RALEIGH, N.C. [Oct. 27, 2023] – In a competition showcasing lifesaving skills, 25 electric co-op lineworkers from across North Carolina raced against the clock – and their peers – for the title of state champion at the 2023 Pole Top Rescue Competition held by North Carolina’s Electric Cooperatives on Thursday.
“North Carolina’s electric cooperative lineworkers exemplify the meaning of service to community,” said Farris Leonard, director of job training and safety for North Carolina’s Electric Cooperatives. “Whether day or night, rain or snow, our lineworkers are out in their communities ensuring the 2.5 million North Carolinians who rely on electric cooperatives to power their lives have access to reliable service.”
The competition takes place on de-energized equipment, simulating a scenario where a lineworker finds a coworker unconscious atop a utility pole. The competitor, dressed in full climbing gear, must radio for help, scale 20 feet up the utility pole, lower a weighted mannequin and begin CPR. Participants are scored based on time and precision.
This year’s Pole Top Rescue winners are:
- First place of $1,000: Cameron Clark, Lumbee River EMC with a time of 01:37.7
- Second place of $500: Austin Story, Blue Ridge Energy, with a time of 01:43.3
- Third place of $400: Cody Buck, Brunswick Electric, with a time of 01:48.9
“When I heard my time after my run, I was nervous about if it would hold up in the final standings because there were a lot of highly skilled lineworkers competing,” said Cameron Clark, a powerline technician for Lumbee River EMC, who placed first in the competition. “Once I heard the final times and realized I had won, it was an amazing feeling because it meant all the hard work paid off to get here.”
While a top-three finish is a highly coveted honor for these lineworkers, competitors like Austin Story – who has now competed in six pole top rescue competitions – say at the heart of the event is safety.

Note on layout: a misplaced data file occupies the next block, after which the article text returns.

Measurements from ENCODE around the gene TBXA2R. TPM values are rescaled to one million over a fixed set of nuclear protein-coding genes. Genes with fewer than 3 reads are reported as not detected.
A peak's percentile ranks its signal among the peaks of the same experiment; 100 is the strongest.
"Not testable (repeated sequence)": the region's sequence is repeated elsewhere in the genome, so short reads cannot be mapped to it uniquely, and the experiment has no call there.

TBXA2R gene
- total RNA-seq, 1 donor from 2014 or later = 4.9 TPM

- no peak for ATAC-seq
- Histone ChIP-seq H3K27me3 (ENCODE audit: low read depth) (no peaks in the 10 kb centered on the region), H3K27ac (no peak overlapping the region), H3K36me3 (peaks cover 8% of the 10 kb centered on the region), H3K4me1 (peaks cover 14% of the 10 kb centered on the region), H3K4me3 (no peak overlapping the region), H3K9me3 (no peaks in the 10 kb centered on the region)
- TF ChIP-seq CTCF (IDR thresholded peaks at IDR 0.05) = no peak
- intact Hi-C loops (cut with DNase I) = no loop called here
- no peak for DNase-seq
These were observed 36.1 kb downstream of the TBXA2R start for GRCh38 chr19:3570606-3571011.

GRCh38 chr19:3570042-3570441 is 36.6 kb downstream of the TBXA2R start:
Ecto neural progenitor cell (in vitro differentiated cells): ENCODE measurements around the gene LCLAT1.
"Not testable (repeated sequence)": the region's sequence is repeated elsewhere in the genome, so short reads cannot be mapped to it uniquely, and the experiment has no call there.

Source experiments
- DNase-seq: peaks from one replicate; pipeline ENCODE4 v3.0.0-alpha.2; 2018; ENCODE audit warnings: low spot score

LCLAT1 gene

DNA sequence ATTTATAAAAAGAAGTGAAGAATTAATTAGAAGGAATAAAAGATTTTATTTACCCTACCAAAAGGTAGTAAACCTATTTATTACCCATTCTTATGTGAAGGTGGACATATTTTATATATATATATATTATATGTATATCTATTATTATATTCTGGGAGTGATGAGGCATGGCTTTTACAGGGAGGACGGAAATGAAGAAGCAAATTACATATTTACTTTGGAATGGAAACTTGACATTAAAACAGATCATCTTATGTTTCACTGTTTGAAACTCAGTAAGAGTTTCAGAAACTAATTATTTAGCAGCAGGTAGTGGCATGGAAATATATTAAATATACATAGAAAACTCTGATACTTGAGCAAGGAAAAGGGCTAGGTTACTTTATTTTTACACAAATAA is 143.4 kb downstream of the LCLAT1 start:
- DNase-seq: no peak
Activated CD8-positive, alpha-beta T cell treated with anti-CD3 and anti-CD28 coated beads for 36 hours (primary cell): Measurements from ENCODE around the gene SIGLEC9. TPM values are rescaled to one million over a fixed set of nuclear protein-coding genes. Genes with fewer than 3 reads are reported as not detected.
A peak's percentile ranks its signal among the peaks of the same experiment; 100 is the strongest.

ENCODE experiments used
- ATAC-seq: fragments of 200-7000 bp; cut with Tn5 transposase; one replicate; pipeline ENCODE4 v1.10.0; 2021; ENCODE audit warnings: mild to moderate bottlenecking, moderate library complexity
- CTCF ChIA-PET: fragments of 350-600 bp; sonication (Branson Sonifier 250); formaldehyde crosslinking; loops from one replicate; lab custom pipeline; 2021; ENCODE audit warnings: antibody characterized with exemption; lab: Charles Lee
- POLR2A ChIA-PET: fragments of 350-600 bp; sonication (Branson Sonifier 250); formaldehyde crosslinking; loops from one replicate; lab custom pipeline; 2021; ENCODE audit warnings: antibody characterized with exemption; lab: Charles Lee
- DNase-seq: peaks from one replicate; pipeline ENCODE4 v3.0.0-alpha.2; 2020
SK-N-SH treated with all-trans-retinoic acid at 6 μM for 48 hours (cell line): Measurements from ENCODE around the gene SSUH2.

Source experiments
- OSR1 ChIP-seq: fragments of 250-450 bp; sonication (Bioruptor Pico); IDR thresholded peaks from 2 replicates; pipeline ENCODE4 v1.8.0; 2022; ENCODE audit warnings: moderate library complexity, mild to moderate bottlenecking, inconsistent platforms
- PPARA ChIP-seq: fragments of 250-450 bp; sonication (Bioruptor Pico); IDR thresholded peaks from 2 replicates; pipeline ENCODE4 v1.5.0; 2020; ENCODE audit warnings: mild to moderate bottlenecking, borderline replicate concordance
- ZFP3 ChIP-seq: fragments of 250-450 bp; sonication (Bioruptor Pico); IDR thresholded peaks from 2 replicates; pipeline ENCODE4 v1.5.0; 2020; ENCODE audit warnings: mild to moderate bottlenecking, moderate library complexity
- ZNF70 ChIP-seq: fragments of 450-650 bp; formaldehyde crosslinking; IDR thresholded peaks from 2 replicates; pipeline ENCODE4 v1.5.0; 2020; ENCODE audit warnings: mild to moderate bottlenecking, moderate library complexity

“Every single one of these competitors, and every lineworker across the state’s co-ops is trained for situations like this,” said Story, a line technician for Blue Ridge Energy, who placed second this year. “While we hope a situation like this never occurs, knowing I can trust the people that I share the lines with gives me peace of mind and makes my job much safer.”
The biennial competition, hosted by North Carolina’s Electric Cooperatives, was held at the Nash Community College campus thanks to the valuable partnership between North Carolina’s Electric Cooperatives and Nash Community College’s Lineman Training Academy. All North Carolina electric cooperative lineworkers must complete this same scenario in less than five minutes to maintain their certification to work on co-op power lines.
About North Carolina’s Electric Cooperatives
North Carolina’s Electric Cooperatives is the family of organizations supporting the state’s 26 distribution electric cooperatives that collectively power 45% of the state’s land mass and serve 2.5 million North Carolinians. Beyond providing electricity, each of the 26 not-for-profit cooperatives is investing in their communities and delivering new energy solutions to improve quality of life for co-op members in 93 of North Carolina’s 100 counties. For more information, please visit ncelectriccooperatives.com.
Name: Townley Venters